Coaching clients often want help sorting out those “next steps” in their careers. I like to start that process by asking clients to develop a career vision – a picture of where they think they would like to be in ten years. Stephen Covey popularized the concept of ‘starting with the end in mind.’ If you have a clear picture of where you think you are headed, it is easier to develop goals and strategies to help you get there.
Michigan State University football coach Mark Dantonio has built a national powerhouse program in recent years. I had the pleasure of hearing coach Dantonio speak when he first came to East Lansing as a virtual unknown, having just coached at the University of Cincinnati. Much to my surprise, coach Dantonio did not speak to the crowd eager for a revival of the MSU football program about how he was going to improve recruiting or his strategy for beating arch rival Michigan in the fall. Instead, he focused on the core values that are the foundation of his program. Players and coaches who were going to be part of his program would be expected to embrace and live out those values. The unspoken message, of course, was a program built on the right values would eventually produce wins on the football field.
Similarly, it’s important in creating your career vision that you start with a solid foundation. That is why I have my clients begin by defining their values.
When I coach people, I often refer back to their core values when helping them develop strategies for achieving goals. When considering a course of action, you should always ask yourself: “how does what I am considering tie into the values I have defined as a priority in my life?” Here are steps to take in your values assessment:
- Start your values assessment by listing your top 10-15 values. What are yours? Integrity, trust, honesty, spirituality, work ethic are some of the possible choices. There is no magic number, only what you determine is right for you. Take some time with this. Reflect on what really matters in your life. These should be values that reflect who you are and the person whom you want people to remember after you have finished your career;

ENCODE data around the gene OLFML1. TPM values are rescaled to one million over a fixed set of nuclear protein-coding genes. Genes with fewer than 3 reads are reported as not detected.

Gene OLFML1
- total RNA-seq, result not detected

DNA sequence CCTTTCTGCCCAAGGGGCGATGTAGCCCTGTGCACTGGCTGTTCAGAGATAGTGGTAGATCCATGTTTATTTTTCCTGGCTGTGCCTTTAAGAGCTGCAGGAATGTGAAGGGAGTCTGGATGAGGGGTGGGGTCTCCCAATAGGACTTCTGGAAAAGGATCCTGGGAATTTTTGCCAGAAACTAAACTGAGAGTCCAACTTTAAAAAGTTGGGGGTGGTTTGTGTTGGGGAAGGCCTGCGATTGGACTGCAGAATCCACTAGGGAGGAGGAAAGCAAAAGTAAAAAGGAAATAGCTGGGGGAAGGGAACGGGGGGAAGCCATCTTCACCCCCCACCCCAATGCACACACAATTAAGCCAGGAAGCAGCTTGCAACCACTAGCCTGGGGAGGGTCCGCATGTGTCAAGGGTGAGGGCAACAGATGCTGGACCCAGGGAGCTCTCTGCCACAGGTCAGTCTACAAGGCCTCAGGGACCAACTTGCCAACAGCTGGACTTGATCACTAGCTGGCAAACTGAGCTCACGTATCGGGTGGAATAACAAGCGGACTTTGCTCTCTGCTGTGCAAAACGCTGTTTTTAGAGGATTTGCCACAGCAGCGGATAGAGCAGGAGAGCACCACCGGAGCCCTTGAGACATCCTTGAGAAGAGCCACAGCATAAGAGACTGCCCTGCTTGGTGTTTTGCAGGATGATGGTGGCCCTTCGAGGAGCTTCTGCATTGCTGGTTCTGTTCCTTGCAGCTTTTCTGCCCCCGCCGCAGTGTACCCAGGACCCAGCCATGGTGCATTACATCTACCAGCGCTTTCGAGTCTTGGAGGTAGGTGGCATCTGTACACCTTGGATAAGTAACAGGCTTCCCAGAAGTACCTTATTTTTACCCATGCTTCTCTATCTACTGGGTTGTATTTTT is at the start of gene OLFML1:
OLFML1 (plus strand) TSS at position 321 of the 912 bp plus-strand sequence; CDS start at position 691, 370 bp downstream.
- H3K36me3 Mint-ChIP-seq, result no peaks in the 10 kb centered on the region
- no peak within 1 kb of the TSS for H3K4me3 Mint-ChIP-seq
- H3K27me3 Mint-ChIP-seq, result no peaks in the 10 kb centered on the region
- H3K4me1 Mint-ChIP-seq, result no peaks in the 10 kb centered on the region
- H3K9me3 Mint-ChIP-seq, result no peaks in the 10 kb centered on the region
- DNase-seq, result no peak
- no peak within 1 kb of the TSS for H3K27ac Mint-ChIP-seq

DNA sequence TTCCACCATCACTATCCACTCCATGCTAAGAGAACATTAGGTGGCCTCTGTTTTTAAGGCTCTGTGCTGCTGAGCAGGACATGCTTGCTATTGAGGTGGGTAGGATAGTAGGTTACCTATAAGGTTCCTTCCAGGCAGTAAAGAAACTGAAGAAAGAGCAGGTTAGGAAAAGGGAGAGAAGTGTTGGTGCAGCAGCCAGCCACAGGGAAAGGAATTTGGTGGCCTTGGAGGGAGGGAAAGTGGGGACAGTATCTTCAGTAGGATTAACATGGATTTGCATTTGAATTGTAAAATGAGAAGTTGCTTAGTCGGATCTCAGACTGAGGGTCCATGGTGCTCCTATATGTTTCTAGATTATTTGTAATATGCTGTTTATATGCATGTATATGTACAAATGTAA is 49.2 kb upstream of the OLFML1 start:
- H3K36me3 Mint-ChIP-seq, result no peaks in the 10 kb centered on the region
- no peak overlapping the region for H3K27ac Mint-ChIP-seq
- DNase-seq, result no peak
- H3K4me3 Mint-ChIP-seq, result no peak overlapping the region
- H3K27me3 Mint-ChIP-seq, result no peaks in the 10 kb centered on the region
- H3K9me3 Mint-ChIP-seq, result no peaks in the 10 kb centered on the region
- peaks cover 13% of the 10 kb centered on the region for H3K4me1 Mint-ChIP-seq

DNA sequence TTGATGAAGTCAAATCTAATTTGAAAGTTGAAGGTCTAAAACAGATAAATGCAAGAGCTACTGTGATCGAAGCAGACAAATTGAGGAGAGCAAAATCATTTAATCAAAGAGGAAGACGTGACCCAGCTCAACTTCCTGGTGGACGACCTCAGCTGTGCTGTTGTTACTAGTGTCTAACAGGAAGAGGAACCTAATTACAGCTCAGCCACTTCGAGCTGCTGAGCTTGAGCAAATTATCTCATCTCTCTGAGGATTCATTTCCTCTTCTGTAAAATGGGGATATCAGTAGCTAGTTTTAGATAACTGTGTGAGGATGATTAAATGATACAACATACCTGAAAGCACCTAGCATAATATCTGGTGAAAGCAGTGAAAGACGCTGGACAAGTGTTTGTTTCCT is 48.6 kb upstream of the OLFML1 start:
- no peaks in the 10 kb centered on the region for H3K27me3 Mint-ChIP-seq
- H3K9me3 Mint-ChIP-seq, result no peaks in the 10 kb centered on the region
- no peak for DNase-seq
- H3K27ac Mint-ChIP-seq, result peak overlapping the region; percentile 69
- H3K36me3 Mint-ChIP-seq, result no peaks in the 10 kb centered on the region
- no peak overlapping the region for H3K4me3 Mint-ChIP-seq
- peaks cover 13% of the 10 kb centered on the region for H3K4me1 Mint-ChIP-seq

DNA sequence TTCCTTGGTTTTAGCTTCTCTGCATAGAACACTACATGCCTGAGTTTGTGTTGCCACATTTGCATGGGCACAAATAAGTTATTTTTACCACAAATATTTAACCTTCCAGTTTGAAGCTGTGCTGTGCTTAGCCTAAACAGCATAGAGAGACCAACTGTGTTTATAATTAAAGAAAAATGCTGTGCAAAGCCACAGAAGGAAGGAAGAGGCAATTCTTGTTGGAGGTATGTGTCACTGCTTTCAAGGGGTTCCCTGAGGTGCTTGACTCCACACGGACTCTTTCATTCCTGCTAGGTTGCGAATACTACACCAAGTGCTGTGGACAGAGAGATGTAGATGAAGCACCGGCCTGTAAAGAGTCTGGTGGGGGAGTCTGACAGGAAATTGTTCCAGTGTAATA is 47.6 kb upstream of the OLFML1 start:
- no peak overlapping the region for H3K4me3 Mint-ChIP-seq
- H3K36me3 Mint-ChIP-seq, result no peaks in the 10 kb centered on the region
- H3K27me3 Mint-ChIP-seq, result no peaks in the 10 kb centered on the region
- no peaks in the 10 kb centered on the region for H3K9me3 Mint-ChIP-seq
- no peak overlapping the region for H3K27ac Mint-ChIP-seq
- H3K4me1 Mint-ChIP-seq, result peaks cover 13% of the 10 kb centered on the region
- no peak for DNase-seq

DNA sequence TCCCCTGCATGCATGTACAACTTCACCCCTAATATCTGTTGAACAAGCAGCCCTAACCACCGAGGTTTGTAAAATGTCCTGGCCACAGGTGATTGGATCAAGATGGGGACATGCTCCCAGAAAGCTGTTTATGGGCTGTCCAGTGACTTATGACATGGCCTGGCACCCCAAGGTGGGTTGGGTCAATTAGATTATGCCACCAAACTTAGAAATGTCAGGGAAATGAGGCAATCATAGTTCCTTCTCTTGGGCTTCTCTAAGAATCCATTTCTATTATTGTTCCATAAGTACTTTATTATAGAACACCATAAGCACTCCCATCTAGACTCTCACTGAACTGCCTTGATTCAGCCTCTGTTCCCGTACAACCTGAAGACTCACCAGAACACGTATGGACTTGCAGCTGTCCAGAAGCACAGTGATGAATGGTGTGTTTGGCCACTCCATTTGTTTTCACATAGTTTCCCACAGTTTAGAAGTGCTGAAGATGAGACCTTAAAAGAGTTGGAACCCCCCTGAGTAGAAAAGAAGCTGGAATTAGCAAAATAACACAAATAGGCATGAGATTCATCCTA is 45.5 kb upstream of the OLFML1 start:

- What are your top three? After you have listed your total list of core values, prioritize them. What do you choose as those first three that rise to the top above the others?
- What is number one? Again, there is no right or wrong answer. There is just YOUR answer.
- Show your self-assessment to others. How does what you have selected match up with how others see you. Show it to your spouse, colleagues and other professionals with who you feel comfortable having this important discussion. Finally;
- Make a commitment to LIVE your values. It does no good to write this stuff down and file it away on your hard drive. Reflect on a value every morning and ask yourself, how will I live this out today? Embrace your values as the foundation of how you treat others, how you view yourself, and how you conduct business.
Once you have completed your values assessment, you are ready to draft your career vision, which will be the subject of my next couple of posts. For today, I have this question:
What are your top three values?